Sign up for the Design News Daily newsletter.
Want Green Manufacturing? Here Comes a Clean 3D Printing Program
Stratasys has launched Stratasys Sustainability, the company’s commitment to a circular economy, climate action, and social impact.
September 16, 2021
4 Min Read
Stratasys has created the program, Stratasys Sustainability, in an effort to move to green additive manufacturing. The company’s CEO, Yoav Zeif, described the program as mindful manufacturing. “Stratasys is well-positioned to provide production and manufacturing solutions that are resilient, empower local supply chains, and most importantly save lives,” Zeif said in a statement. “During the pandemic, we were able to repurpose our ecosystem to support the design, manufacture, and delivery of vital personal protective equipment and ventilator parts to the healthcare industry.”
As part of that effort, Stratasys joined the Additive Manufacturer Green Trade Association, a new global trade organization launched in November 2019. The AMGTA is a non-commercial, unaffiliated organization open to any additive manufacturer that commits to the sustainability of production or process. Part of the AMGTA’s mission is to commission research that highlights the sustainable uses of additive manufacturing.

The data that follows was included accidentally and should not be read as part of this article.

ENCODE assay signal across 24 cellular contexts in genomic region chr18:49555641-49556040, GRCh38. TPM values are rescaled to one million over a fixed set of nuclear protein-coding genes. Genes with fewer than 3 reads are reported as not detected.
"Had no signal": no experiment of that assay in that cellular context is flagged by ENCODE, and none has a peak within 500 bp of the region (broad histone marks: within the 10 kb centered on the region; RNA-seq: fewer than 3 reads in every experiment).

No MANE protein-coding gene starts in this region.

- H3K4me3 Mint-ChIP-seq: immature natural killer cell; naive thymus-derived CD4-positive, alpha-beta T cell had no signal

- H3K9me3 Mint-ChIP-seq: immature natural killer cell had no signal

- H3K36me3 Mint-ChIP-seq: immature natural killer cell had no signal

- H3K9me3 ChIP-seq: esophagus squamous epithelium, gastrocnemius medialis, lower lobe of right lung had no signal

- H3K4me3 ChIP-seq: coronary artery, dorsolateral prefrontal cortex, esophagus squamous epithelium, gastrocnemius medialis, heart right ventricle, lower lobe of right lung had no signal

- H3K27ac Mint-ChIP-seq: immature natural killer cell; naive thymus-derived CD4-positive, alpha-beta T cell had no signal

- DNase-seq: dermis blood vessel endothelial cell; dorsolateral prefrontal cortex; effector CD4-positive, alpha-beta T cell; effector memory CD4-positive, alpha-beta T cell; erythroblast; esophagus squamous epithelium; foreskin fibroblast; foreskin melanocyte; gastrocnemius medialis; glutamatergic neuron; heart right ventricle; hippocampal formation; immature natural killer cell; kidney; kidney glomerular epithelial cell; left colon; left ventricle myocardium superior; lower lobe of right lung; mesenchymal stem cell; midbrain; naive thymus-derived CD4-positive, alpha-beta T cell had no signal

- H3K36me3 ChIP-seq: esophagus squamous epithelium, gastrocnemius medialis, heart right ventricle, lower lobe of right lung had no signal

Stratasys appointed Rosa Coblens as VP of sustainability to oversee Stratasys Sustainability. Coblens will also serve on the AMGTA board of directors. We caught up with Coblens to learn about green efforts in the 3D printing industry.
Design News: What prompted the sustainability program?
Rosa Coblens: The COVID pandemic presented an important opportunity for Stratasys and 3D printing. We were able to repurpose supply chains, overnight, to produce personal protective equipment for hospital and healthcare workers, touching and saving lives.
We understood the impact immediately: the same machines shifted to deliver new products empowering localized production; this was done through collaborative digital files that turned into end-use parts; and we demonstrated great resiliency for operations-- with less dependency on global supply chains for quality parts in real-time.
This opportunity put our value proposition front and center, with our leading polymer additive manufacturing technologies at the heart of the value chain.
With growing concern for climate change, and the need to take action, we understood the importance that these capabilities have in the new world economy, post-COVID. We look to translate this impact into an inherent part of our offering, where people and the planet benefit from our shift to mass production and manufacturing.
DN: How will the Stratasys program be coordinated with the Green Trade Association?
Rosa Coblens: Stratasys is a founding member of the Additive Manufacturer Green Trade Association. There are a handful of AM companies on the board of directors and ~30 participating members. Our shared goals are to make an industry-wide impact on sustainability.